The Greek club PAOK Salonika signed twin South Korean volleyball players Lee Jae-yeong and Lee Da-yeong, earlier this week. The twins have been banned by their former club and the Korean national team after accusations of bullying.
The twins enjoyed successful volleyball careers, representing South Korea in international volleyball competitions. Then they were anonymously accused of bullying previous teammates at their school.
After the allegations surfaced in February, they publicly apologized on their Instagram accounts, which have since been deleted. Both also said that they wished to meet with their former teammates to apologize for their actions.
However, the twins said in a TV interview with the Korean Broadcasting System (KBS) in July that they were suing the alleged victims for defamation. They said the claims included “lies and false information.”
Korean Volleyball fans protest twins’ bullying charges
Jae-yeong and Da-yeong were released by the team “Incheon Heungkuk Life Insurance Pink Spiders” in June when fans protested against the Pink Spiders’ attempt to register the sisters on the roster.
Fans sent trucks with mounted LED screens showing statements that read “Comeback of the school bullies that everyone except Heungkuk Life Insurance is against” in multiple locations. The Heungkuk Life Insurance company headquarters is in Seoul.
In February, the Pink Spiders had confirmed it would suspend the pair for an indefinite amount of time. The Korean Volleyball Association (KVA) dropped them from the national team ahead of the Tokyo Olympics.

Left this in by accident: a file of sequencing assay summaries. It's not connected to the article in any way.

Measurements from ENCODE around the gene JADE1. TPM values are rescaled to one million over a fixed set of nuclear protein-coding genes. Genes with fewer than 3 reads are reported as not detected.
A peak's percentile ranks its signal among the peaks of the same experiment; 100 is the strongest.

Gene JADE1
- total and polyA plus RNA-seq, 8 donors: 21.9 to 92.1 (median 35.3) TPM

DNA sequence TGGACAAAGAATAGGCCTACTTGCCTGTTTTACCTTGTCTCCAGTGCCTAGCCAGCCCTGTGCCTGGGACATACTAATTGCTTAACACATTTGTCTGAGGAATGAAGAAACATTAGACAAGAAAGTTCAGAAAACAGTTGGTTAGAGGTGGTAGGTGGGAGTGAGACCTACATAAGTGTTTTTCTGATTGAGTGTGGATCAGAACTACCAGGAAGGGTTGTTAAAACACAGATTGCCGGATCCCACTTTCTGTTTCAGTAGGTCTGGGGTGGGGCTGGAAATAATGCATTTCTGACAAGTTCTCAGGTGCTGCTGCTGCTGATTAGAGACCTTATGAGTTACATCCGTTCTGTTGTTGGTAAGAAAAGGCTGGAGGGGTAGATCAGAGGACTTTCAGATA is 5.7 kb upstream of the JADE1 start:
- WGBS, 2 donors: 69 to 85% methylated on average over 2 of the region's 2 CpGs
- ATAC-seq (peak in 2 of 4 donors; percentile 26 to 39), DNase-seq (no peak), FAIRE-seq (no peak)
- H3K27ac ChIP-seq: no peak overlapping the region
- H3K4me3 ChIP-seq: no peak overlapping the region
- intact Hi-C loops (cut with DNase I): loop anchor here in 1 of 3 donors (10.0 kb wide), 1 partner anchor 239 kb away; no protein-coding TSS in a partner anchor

Now with free-agent status, the sisters chose to continue their volleyball careers in Greece. The KVA also confirmed Jae-yeong and Da-yeong’s transfer to PAOK Thessaloniki. PAOK has yet to comment on the twins’ case.
The Turkish sports agency CAAN Sports Organizations described the move as “historic,” adding that the twins will be the first Korean female players to compete in the Greek A1 category.
However, one of the alleged victims appeared in a TV interview with Korean broadcasting station MBC on Tuesday. With her face and voice distorted, she said she felt powerless that the sisters are heading to Greece while the bullying scandal remains unresolved.
South Korean social media explosion
The South Korean public also raged about the news. “Was it that difficult to apologize sincerely?” one wrote on Twitter. “Can we just ban them from coming back? They’re running away without even apologizing for school bullying,” another fan wrote.
The players needed International Transfer Certificates (ITCs) issued by the KVA to transfer to an international club. But the association sternly refused, citing its own regulation, which limits international transfers of those who have severely damaged the volleyball community or caused public controversy with “disgraceful acts.”
The KVA said it had received two messages from the FIVB asking for a bank account number to receive the solidarity fee from the transfer. When South Korean volleyball players transfer to an international club, the association receives 5% to 10% of the salary from the purchasing club.
“We didn’t provide our bank account information because we will not receive the fee,” the association said. “This is not a matter of money. “As the KVA maintained its stance until the given deadline, the FIVB officially issued ITCs for the twins.